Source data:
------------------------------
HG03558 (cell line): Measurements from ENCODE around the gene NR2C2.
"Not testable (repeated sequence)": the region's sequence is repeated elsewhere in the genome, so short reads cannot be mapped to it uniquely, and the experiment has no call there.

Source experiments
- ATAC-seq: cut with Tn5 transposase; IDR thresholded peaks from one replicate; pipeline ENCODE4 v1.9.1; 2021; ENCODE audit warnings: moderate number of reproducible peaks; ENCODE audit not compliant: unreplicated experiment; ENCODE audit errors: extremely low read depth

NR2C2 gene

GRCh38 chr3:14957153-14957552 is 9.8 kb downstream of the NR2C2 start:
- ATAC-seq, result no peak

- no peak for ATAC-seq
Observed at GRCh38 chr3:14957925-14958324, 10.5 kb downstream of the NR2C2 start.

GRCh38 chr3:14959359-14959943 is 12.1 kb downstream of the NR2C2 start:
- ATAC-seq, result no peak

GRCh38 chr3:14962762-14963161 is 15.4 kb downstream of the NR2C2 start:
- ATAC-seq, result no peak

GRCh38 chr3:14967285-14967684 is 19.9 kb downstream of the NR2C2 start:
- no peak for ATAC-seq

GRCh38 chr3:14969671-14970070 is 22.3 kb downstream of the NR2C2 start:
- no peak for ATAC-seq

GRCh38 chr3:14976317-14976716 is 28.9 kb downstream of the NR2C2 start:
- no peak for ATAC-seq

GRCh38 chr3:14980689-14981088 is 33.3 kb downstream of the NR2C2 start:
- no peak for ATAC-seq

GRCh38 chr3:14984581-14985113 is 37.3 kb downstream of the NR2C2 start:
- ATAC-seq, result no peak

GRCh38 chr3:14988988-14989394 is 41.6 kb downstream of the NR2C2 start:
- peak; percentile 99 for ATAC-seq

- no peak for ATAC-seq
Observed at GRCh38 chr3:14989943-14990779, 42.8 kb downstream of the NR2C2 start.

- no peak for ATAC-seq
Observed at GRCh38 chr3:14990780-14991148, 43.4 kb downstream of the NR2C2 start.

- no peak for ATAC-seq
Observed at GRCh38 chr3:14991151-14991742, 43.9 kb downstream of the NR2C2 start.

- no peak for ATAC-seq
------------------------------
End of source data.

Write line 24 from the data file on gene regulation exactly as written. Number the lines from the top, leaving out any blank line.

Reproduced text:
GRCh38 chr3:14988988-14989394 is 41.6 kb downstream of the NR2C2 start: